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RMS ''Titanic''

  • General History
  • 3 mins

By Crusader1307

Perhaps one of the most well known of all “Disaster Ships” The Royal Mail Ship “Titanic” took 3 years to build. Constructed in Belfast, Ireland between 1909-1912, “Titanic” was one on 3 “Super Ocean Liners” built for The White Star Line. Heralded as the most well-appointed and largest Ships of her kind ever built, “Titanic” (and her 2 Sister Ships) were to capitalize on both the “Wealth” and “Immigrant” Trade in transporting Passengers from Europe to America.

 
Titanic” featured the most “Modern” technological advances in Ocean Faring for her Era. Her 9 massive Decks, featured Rooms and “necessities”  that would rival any 5 Star Hotel. Spas and Saunas, Swimming Pools, Gyms, Tennis and Squash Courts – practically anything anyone could imagine “on land” was available on “Titanic”. She could hold a maximum of 3,200 passengers of The First, Second and Third – Classes. Her Crew compliment was over 880.

 
Titanic” was 885-feet long, with 46,000-tons of iron plating, “cold riveted” to form her massive Hull. “Titanic” displaced 52,000-tons and sat 63-feet in the water. She was 175-feet tall with a 112-foot Beam. Her 40-mph speed was feed by 24-Coal Burning Boilers (pumping steam through 4 massive Funnels) that superheated twin Reciprocating Steam Engines. These generated 4,600 HP. Twin Propellers were mounted with 5-Blades each. She was deemed “unsinkable” by Builders, due to her 16 massive water tight compartments, each with electrically activated Doors.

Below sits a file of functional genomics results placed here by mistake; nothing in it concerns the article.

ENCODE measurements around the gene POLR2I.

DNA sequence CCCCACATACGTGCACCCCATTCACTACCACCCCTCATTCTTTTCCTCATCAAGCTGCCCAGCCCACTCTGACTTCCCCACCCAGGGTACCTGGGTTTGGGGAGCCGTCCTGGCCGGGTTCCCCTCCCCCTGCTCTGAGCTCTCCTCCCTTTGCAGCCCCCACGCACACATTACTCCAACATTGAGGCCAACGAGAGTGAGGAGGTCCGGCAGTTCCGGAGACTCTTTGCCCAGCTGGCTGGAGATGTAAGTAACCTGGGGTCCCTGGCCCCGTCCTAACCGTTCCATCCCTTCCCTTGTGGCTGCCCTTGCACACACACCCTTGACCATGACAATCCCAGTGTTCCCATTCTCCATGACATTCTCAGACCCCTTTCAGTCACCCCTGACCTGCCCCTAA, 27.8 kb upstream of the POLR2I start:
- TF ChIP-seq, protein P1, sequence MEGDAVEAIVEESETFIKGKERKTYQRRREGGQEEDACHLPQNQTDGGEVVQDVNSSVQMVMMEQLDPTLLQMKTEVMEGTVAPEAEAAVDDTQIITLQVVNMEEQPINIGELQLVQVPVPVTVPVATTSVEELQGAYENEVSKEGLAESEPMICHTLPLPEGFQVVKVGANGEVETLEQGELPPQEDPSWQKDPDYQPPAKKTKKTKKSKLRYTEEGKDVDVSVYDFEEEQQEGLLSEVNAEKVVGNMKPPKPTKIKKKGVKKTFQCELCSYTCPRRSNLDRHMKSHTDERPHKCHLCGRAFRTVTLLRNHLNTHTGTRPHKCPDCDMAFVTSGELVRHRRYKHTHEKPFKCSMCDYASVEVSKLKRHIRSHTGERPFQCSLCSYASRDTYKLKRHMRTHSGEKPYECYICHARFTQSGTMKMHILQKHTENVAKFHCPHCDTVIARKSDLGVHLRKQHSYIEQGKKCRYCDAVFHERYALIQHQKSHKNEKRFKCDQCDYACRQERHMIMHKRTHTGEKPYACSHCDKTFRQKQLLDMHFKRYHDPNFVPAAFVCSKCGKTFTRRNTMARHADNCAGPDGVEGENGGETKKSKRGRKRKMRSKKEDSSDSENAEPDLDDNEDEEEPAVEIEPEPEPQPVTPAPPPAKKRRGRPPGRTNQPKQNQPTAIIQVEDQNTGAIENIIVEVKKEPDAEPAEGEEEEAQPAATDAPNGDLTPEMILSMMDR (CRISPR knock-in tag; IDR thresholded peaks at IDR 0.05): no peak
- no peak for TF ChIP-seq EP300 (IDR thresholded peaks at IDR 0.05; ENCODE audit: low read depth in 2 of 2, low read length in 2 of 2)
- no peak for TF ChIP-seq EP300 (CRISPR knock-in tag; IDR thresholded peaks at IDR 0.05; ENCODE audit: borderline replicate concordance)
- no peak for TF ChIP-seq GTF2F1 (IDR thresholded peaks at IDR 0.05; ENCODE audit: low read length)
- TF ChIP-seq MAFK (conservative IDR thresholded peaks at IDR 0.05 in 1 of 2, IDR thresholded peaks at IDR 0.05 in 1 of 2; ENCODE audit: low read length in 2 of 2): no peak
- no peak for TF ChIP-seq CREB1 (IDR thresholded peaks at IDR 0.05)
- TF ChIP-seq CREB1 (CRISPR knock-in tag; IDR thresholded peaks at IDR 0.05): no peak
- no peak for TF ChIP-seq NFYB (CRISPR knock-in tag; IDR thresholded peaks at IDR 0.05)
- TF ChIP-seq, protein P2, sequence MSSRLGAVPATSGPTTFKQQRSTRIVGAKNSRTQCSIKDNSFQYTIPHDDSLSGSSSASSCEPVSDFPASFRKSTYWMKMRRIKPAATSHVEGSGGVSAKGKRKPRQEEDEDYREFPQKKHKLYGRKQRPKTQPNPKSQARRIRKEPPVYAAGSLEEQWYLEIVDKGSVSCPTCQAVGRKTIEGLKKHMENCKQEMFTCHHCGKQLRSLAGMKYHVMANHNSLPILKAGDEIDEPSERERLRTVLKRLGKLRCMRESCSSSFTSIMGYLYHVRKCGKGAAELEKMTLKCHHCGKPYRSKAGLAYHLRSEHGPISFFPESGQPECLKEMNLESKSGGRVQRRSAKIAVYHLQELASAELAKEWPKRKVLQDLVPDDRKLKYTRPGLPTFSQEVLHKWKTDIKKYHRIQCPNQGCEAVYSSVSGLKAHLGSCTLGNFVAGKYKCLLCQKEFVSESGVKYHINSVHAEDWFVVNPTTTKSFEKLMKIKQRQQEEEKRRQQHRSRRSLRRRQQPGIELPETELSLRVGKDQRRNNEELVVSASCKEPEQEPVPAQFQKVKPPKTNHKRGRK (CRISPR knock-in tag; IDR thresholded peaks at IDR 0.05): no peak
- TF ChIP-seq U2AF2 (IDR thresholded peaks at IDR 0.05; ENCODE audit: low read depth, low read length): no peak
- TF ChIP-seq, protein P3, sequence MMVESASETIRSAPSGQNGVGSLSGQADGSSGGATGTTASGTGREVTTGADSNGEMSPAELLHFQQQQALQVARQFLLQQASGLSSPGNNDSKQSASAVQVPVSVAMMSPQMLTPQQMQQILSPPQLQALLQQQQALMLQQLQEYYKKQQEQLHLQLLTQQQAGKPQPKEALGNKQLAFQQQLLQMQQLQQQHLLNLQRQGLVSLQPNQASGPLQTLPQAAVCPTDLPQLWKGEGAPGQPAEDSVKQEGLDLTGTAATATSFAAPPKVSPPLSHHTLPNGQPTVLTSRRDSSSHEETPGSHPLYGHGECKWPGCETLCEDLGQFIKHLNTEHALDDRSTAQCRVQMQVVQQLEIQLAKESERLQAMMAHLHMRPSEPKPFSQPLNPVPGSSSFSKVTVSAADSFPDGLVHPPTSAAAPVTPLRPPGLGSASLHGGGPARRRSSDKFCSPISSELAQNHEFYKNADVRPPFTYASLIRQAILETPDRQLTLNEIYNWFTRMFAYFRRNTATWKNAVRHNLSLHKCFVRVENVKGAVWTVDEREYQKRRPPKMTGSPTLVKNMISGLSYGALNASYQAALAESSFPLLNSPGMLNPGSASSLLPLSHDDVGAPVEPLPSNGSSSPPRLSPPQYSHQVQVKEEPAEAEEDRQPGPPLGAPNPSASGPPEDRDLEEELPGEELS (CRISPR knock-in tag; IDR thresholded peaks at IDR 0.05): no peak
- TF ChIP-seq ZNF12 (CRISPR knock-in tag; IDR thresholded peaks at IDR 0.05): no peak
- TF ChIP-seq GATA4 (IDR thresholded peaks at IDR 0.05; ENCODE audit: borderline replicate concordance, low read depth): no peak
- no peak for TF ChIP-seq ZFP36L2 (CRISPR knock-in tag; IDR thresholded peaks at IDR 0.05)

Taking on Passengers in England and later France, “Titanic” began her Maiden Voyage on April 10, 1912. She was to arrive in New York Harbor on April 17th Tempting an enforced Speed Record through The North Atlantic (through still Seas) – proved too much for Titanic. She hit an Iceberg on 12th. Although it was speculated the collision caused a 300-foot gash in her Hull, it was much later learned that the impact was a series of glancing strikes which forced her rivets to pop as a result. Hundreds of gallons of water rushed into her Hulls. Although capable of remaining afloat with any 3 of them flooded, a design flaw in her water tight doors (spaces left at the top of each), causes the incoming water to slowing spill over into subsequent dry compartments. The onslaught of water proven too much for her pumps. The once harkened “Unsinkable Titanic” was indeed going to sink.

 
In waters close to 20 degrees below zero, Passengers had only 2-hours to abandon Ship. In this too was a fatal flaw, in that “Titanic” only had 20 Lifeboats (in an Era which did not regulate more). Although Women and Children were given priority, in the resulting chaos and confusion, Men took spaces reserved for them. Of the 2,224 Passengers, 1,514 would perish, most dying of hypothermia within minutes. Much has been written regarding the rescue of survivors. Several Ships were in the vicinity to help, but either had their radios off (as was common practice) or were too far off to render immediate aid.

 
With her exact position lost, “Titanic” remained a mystery for generations. It was not until 1986 when she was discovered by “accident”, resting in two pieces – over 2-miles deep on the Atlantic Seabed. Many Expeditions have explored the wreck of “Titanic”, with many myths having been solved. Although the cold depths have preserved much of her wreck, time has not been a friend to her. It is estimated that within 20-years, all traces of the once great and short lived “Titanic” will be gone.